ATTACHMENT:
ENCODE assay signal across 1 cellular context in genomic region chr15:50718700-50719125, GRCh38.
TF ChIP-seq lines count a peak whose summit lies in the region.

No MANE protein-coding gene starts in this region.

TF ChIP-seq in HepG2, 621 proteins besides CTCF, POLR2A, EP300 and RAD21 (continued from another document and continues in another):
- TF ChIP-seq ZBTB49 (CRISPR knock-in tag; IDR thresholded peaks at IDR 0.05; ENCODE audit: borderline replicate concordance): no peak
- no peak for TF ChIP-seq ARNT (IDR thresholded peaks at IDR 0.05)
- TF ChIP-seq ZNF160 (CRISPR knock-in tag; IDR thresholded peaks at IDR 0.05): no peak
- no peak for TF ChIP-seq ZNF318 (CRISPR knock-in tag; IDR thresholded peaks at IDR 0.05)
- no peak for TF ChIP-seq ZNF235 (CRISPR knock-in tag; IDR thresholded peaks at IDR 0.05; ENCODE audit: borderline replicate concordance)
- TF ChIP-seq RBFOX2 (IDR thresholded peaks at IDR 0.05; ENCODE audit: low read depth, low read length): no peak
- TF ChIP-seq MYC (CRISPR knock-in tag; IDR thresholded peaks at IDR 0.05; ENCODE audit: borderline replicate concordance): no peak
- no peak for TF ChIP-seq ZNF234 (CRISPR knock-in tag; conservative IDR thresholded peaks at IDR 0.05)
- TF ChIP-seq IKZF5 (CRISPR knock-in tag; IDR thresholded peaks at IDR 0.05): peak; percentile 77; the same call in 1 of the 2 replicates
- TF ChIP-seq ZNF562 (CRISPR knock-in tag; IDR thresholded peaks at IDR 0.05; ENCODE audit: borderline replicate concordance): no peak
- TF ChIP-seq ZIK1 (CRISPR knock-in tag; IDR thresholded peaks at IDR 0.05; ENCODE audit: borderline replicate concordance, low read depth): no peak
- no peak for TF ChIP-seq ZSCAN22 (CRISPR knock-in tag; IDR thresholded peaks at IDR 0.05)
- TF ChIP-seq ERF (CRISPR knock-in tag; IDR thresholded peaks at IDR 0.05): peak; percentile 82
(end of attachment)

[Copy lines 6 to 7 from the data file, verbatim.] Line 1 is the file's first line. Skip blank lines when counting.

- no peak for TF ChIP-seq ARNT (IDR thresholded peaks at IDR 0.05)
- TF ChIP-seq ZNF160 (CRISPR knock-in tag; IDR thresholded peaks at IDR 0.05): no peak